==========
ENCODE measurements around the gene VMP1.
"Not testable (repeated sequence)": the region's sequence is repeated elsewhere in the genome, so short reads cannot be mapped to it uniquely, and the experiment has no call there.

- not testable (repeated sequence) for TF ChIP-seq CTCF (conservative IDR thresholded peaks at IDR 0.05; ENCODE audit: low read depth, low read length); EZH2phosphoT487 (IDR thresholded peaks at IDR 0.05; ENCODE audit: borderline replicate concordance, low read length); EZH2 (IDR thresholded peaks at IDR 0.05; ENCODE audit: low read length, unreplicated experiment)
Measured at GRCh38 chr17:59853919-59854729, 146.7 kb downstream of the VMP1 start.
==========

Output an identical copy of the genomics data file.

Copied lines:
ENCODE measurements around the gene VMP1.
"Not testable (repeated sequence)": the region's sequence is repeated elsewhere in the genome, so short reads cannot be mapped to it uniquely, and the experiment has no call there.

- not testable (repeated sequence) for TF ChIP-seq CTCF (conservative IDR thresholded peaks at IDR 0.05; ENCODE audit: low read depth, low read length); EZH2phosphoT487 (IDR thresholded peaks at IDR 0.05; ENCODE audit: borderline replicate concordance, low read length); EZH2 (IDR thresholded peaks at IDR 0.05; ENCODE audit: low read length, unreplicated experiment)
Measured at GRCh38 chr17:59853919-59854729, 146.7 kb downstream of the VMP1 start.